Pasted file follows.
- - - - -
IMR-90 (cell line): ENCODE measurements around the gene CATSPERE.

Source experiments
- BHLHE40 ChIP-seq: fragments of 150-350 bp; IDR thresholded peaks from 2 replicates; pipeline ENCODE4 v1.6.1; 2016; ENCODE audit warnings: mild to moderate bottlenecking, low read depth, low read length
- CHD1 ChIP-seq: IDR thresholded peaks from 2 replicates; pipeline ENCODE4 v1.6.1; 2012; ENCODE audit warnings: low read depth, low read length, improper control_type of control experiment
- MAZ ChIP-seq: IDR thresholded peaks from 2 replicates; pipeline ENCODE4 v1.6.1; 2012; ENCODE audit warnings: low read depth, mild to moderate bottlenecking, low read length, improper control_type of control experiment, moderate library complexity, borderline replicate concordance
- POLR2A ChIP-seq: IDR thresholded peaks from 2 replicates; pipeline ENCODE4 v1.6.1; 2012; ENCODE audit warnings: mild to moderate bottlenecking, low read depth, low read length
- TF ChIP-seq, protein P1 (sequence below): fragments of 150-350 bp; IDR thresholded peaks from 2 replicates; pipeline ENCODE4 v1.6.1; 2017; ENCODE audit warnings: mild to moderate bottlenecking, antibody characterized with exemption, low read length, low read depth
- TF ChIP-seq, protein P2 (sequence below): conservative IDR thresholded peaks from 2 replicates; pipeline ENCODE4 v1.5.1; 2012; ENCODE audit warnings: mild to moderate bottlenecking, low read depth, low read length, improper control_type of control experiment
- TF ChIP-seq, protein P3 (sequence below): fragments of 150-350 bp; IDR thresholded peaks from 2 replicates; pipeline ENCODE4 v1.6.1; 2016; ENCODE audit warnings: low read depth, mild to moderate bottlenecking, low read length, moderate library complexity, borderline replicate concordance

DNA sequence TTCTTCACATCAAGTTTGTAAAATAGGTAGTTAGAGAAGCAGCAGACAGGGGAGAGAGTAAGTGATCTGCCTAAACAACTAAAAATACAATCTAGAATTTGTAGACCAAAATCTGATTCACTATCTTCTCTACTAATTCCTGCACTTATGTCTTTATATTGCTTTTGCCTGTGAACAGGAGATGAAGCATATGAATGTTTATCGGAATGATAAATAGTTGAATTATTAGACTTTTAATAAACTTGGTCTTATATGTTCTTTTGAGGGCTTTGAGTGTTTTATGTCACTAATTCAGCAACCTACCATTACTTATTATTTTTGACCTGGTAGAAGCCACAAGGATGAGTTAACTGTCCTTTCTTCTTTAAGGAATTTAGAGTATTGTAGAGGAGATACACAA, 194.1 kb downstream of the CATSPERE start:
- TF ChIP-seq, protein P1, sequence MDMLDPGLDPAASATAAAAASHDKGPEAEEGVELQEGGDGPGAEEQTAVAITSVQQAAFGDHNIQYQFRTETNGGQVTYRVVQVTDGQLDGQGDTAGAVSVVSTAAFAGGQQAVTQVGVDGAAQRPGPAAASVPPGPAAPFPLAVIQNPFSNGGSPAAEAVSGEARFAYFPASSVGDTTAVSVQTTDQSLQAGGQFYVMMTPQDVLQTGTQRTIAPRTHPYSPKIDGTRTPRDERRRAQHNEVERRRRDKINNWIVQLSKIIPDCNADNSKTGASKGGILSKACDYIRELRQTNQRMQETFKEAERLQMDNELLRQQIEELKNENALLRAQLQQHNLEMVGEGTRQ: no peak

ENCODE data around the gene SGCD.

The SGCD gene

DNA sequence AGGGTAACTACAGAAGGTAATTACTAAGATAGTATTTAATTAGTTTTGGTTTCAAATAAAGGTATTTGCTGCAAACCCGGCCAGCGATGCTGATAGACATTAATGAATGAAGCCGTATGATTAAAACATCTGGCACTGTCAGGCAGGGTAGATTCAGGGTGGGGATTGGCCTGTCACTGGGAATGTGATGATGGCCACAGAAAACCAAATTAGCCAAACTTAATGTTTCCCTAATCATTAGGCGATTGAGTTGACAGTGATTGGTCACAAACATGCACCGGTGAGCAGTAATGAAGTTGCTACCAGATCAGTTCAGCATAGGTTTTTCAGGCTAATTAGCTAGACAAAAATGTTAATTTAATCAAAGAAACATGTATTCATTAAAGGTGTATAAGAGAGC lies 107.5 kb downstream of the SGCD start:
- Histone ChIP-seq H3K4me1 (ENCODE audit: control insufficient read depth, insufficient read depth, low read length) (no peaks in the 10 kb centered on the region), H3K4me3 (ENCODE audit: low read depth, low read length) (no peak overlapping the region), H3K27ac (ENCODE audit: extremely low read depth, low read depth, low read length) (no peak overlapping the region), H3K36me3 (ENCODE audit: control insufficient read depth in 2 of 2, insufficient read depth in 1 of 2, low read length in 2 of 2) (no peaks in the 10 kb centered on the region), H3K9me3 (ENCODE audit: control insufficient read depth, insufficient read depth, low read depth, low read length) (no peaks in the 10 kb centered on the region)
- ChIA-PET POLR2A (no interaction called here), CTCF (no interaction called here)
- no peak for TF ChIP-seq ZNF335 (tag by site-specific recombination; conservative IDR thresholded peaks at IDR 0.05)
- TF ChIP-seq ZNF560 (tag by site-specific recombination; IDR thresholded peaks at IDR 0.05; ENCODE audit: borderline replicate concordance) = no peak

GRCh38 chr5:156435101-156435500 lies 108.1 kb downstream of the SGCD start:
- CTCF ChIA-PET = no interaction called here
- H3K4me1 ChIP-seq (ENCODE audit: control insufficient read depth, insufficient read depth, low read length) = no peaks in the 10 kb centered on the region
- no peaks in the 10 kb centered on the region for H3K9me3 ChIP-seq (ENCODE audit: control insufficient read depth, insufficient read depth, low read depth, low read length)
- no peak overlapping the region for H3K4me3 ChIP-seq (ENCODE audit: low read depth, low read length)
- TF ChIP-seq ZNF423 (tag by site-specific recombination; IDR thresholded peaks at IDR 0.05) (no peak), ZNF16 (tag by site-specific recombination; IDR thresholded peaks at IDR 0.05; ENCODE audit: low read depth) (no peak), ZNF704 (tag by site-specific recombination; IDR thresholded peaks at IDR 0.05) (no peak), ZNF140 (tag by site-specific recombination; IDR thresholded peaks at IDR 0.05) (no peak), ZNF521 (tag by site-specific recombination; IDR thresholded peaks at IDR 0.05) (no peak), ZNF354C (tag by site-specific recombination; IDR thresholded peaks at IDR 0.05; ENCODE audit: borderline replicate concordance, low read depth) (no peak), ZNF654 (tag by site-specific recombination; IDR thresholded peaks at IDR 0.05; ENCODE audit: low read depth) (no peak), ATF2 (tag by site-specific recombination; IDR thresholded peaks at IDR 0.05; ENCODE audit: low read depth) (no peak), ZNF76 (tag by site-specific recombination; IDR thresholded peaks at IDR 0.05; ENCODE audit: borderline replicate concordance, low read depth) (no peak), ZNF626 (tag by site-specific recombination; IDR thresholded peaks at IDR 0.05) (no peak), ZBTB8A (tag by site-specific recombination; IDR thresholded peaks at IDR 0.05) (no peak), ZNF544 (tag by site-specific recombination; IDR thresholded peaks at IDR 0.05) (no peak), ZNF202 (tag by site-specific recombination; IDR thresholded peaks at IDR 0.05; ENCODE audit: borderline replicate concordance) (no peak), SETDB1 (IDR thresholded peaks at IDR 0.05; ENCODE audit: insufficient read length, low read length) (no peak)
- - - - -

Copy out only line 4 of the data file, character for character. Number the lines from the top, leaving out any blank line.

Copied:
- CHD1 ChIP-seq: IDR thresholded peaks from 2 replicates; pipeline ENCODE4 v1.6.1; 2012; ENCODE audit warnings: low read depth, low read length, improper control_type of control experiment